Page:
HousingHK Simulation Game on Soqqle

This article is only for internal use/review only, and will be taken down by July 31st or a publication approval date, whichever is earlier.

As the educational paradigm evolves, greater emphasis will be placed on critical thinking and problem solving skills, which require adoption of non-traditional pedagogical approaches such as gamification (Arocena & Sutz, 2021; Luna-Nemecio et al., 2020). Although some view computer games as a mere distraction from formal learning, a growing body of evidence shows that they can improve motivation, engagement, and academic achievement (Manzano-León et al., 2021), thus enhancing learning outcomes (Tsai et al., 2020; Yildirim, 2017). Through games, users learn to overcome challenges and compete and/or collaborate with other participants when solving elaborately designed simulated problems. These benefits of gamification, in particular simulations, should therefore be considered when designing academic curricula (Sierra, 2020). As simulations aimed at education can enhance knowledge acquisition, problem-solving, and critical thinking skills, there is a need to study digital forms of assessment that focus on their learning outcomes (Farrell, 2020; Hallinger & Wang, 2020). Thus, the goal of this study is to determine if students find a digital simulation of the Hong Kong housing market beneficial for gaining knowledge about its dynamic and property purchasing process, and whether they consider the adopted assessment criteria authentic and meaningful.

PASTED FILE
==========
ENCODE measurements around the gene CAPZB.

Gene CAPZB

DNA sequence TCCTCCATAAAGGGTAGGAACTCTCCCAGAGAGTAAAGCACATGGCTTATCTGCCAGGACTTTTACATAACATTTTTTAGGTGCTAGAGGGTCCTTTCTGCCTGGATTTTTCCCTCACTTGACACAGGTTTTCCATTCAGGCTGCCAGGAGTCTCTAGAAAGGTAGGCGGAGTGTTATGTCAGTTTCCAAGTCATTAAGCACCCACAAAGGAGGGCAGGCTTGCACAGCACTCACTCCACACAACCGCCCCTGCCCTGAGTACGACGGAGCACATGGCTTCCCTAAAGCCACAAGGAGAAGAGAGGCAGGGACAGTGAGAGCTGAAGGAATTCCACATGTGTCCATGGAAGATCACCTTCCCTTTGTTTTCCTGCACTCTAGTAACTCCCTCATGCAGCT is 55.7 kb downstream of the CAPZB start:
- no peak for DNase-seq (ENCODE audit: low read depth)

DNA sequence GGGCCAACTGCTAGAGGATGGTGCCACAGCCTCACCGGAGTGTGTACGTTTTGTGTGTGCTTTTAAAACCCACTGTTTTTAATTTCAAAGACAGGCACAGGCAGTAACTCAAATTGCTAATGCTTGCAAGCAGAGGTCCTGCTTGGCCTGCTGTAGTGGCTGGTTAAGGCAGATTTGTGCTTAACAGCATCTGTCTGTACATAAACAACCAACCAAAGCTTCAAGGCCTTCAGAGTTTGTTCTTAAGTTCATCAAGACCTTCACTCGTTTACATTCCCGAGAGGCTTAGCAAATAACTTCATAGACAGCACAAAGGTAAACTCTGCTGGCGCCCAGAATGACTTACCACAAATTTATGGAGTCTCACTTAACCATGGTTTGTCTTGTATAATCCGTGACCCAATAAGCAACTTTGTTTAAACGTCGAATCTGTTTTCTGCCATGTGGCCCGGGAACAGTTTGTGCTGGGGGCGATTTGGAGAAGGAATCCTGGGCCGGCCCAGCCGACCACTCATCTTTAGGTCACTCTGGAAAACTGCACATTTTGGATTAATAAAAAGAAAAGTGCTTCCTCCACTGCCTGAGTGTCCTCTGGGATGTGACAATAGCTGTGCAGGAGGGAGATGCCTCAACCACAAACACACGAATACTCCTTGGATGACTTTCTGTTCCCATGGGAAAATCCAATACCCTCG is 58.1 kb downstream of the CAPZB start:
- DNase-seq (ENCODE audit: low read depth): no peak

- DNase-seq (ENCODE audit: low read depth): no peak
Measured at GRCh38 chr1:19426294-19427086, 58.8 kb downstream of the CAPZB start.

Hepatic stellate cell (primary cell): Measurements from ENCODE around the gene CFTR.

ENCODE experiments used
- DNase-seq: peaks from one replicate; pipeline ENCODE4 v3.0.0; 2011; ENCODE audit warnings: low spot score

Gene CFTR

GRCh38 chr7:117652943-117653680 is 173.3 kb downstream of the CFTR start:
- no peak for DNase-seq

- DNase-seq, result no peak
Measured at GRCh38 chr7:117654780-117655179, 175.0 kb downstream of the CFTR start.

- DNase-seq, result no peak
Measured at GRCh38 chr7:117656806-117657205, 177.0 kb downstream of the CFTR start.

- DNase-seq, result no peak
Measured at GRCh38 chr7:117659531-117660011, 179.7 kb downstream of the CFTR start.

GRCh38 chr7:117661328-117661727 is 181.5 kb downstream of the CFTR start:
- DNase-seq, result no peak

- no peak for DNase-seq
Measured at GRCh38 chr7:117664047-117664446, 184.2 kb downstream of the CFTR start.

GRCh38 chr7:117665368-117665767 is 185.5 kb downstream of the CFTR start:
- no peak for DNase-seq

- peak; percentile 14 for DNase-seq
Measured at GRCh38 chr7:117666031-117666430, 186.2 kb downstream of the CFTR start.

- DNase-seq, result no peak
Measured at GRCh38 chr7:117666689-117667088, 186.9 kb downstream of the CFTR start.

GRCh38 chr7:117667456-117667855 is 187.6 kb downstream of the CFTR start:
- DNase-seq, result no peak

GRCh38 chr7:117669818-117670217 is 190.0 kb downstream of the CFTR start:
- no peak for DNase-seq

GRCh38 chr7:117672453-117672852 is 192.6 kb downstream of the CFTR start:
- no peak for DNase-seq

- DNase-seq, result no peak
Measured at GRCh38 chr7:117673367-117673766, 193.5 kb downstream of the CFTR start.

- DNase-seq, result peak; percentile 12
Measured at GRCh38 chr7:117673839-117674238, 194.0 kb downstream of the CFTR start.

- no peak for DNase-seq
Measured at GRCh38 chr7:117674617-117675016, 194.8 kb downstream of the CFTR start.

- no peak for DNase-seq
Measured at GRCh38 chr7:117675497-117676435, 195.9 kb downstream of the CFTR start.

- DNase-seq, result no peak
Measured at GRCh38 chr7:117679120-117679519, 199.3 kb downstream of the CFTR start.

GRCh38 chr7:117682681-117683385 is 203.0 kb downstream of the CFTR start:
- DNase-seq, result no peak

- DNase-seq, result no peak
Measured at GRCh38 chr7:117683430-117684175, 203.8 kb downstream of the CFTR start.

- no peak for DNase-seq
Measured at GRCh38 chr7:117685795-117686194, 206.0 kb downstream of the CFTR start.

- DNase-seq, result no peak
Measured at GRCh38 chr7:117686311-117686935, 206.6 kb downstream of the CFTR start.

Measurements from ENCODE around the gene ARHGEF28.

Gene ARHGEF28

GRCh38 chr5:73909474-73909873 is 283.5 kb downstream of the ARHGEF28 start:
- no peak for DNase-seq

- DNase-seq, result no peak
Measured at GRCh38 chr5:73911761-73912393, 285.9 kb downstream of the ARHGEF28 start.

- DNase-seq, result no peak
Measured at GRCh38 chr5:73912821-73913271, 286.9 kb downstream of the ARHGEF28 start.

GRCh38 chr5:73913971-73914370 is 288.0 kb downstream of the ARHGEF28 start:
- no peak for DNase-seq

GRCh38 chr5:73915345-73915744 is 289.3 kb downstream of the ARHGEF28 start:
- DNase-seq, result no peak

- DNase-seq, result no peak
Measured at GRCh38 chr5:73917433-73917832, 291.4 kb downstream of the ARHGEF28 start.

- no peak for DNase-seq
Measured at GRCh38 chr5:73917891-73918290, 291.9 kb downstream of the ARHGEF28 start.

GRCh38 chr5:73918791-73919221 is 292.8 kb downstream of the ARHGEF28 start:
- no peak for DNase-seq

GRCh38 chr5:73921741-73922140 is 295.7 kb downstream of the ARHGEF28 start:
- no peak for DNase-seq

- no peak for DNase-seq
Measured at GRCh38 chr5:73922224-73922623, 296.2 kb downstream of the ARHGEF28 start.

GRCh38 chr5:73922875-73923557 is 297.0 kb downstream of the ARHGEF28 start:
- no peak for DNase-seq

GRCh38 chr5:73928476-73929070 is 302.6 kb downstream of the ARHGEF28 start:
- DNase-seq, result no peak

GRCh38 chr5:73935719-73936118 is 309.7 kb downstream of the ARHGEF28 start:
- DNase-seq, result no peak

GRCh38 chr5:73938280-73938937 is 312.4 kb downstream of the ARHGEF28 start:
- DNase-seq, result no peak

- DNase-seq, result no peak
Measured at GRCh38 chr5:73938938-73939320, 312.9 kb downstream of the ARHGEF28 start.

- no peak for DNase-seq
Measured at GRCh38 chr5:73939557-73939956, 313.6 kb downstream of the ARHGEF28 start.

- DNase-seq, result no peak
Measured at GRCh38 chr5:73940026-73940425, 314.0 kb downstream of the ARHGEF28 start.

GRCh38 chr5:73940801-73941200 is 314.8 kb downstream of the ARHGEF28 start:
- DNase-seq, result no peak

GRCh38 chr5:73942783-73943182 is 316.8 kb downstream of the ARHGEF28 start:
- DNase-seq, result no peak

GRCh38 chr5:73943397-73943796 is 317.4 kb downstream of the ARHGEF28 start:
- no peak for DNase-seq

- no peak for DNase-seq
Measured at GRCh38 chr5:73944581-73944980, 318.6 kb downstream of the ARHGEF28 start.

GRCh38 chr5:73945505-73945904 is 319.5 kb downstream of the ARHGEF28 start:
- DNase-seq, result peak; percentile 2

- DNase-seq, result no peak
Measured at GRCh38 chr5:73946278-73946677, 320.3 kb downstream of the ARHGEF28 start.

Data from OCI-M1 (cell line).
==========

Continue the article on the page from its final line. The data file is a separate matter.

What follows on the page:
2 Literature Review

Housing market in Hong Kong is complex, as the island’s limited geographic area has created an imbalance between supply and demand (Zheng et al., 2018), leading to unaffordability (Ma et al., 2018; Ho et al., 2019; Leung et al., 2020). Consequently, most youths cannot purchase a home in the city, leading to distrust and dissatisfaction with the ‘housing system’ (Forrest & Xian, 2017). Luna-Nemecio et al., 2020 is of the opinion that improving such a situation starts with better understanding of problems and employing more critical and complex thinking, which are particularly crucial when innovative solutions are required (Arocena & Sutz, 2021; Falloon, 2019).